Why this week's IPCC report is such a hot topic
This week's IPCC Report, "Climate Change 2021: The Physical Science Basics", is a big deal which you'll be hearing plenty about here at Weatherzone and in the wider media – so what's it all about?
Let's start at the beginning. What is the IPCC?
The IPCC, or Intergovernmental Panel on Climate Change, was established in 1988, right around the time the dangers of human-caused climate change were becoming starkly apparent.
The IPCC was set up by the World Meteorological Organization (WMO) and the United Nations Environment Programme (UNEP). Its main job is to produce reports that inform the work of the United Nations Framework Convention on Climate Change (UNFCCC), which is the main international treaty on climate change.
If there were too many acronyms in the above and it read like alphabet soup, the simple message is this: The best climate scientists in the world collate all their rigorously peer-reviewed research and data into one gobsmackingly big report that comes out every few years.
Why the report now?
Because it's due. In fact, it's overdue, thanks to Covid. This is the sixth report. They generally come out every five to seven years.
Can we trust the data?
We can. This is not the work of scientists working in cahoots all deliberately seeking to arrive to the same conclusion.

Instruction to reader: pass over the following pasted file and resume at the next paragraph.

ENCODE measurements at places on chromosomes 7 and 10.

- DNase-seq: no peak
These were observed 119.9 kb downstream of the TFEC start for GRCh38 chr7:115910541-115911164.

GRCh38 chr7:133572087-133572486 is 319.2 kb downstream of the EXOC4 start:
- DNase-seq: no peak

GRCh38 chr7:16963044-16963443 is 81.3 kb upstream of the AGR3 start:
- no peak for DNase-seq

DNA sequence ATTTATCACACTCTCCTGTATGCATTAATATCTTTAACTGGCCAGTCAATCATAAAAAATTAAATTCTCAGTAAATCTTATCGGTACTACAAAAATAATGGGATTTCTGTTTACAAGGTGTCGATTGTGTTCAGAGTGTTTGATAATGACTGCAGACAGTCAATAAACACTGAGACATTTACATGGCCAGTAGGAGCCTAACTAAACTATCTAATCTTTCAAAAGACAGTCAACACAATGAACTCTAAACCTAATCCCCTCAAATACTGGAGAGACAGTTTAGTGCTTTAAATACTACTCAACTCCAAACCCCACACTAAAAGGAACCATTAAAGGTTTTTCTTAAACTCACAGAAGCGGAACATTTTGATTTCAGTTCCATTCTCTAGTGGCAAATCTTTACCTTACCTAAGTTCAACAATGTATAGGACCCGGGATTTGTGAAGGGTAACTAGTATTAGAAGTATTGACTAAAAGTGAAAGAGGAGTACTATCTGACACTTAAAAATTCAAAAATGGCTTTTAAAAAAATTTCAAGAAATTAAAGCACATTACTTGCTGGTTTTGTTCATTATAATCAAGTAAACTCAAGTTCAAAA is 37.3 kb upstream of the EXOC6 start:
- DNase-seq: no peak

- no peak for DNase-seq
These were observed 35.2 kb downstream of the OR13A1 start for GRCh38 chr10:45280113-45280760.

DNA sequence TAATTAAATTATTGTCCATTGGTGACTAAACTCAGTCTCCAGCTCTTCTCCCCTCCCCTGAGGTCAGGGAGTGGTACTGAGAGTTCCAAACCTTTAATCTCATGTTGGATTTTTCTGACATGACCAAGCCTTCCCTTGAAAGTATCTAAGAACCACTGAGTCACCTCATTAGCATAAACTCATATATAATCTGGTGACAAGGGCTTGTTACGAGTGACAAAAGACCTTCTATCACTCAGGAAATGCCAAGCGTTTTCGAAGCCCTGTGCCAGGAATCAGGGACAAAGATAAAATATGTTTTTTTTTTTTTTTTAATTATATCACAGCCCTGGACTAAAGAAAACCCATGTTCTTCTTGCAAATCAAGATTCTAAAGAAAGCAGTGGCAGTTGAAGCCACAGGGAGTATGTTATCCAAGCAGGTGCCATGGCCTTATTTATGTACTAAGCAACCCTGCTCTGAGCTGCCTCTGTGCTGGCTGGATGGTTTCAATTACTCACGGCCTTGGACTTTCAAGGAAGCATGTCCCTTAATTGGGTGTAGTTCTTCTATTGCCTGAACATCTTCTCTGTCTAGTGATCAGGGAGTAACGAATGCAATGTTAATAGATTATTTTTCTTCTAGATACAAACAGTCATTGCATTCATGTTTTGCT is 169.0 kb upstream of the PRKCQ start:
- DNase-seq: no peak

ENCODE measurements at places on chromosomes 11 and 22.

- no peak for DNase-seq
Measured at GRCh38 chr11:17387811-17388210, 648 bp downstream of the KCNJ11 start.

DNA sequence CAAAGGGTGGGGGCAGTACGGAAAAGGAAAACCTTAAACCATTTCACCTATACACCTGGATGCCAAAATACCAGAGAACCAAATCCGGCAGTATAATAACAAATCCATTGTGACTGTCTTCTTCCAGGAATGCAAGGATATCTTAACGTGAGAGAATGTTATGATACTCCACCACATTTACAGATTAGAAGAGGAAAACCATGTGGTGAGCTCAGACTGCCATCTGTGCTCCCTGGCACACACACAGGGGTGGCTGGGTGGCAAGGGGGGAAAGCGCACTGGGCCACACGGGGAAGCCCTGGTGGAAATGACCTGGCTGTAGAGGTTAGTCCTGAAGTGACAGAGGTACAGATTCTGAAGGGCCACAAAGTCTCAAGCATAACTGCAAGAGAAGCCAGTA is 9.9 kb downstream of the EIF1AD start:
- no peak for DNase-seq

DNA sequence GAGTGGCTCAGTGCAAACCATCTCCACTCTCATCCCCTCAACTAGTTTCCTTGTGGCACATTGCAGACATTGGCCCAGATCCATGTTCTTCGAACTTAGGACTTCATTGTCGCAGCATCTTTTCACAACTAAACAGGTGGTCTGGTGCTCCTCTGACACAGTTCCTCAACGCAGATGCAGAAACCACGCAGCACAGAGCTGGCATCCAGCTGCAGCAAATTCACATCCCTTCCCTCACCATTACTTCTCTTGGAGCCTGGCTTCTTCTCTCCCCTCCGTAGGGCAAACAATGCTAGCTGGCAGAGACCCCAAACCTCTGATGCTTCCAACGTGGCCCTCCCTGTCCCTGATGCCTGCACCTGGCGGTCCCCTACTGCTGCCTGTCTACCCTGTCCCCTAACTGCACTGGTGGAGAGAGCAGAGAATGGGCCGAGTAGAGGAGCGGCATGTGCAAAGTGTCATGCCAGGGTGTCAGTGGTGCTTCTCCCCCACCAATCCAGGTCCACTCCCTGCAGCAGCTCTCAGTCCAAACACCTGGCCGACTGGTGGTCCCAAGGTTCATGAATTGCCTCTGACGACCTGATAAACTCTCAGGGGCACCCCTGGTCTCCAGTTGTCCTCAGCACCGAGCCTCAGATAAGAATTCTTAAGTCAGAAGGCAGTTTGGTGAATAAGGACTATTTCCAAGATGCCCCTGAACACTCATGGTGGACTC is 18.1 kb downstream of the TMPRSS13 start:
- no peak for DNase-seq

It's the work of literally hundreds of scientists from 60 countries across the world – employed by bodies ranging from government bodies to universities and private sector institutions – including at least 15 Australians. Their work is peer-reviewed by many more people than your average academic paper.
What is in this year's report?
It will tell us how fast carbon dioxide emissions have been rising, and where they're coming from, and is likely to paint a grim picture of accelerating climate change and dire threats on the horizon.
It'll also tell us how global temperatures and rainfall patterns have changed, and how they are expected to change this century, with associated confidence levels.
There are early murmurs that it could forecast a temporary "overshoot" of the 1.5°C target of the Paris Agreement, and revise upwards its estimates for long-term sea-level rise.
The finer details will be revealed at 6 pm on Monday AEST.
What happens after the report is released?
That's up to governments around the world. As CSIRO chief research scientists David Karoly (also a review editor of one chapter in this year’s report) explains:
"These reports assess the scientific basis of climate change, its impacts and future risks, and options for adaptation and mitigation. They’re required to be policy-relevant yet policy-neutral. They contain findings, and state the confidence with which the finding is made, but do not recommend action."
Image: It's getting hot in here. Source: Medi2Go via Pixabay.
And one more little interesting fact…
We mentioned at the top that the IPCC formed in 1988. That was an interesting year in the history of action against climate change.
As Ronald Reagan's presidency came to an end in the USA, George H Bush was running for president and promised to "use the White House effect to battle the greenhouse effect". The human hand in global warming and the need to counter it was once acknowledged by all, no matter what their political persuasion.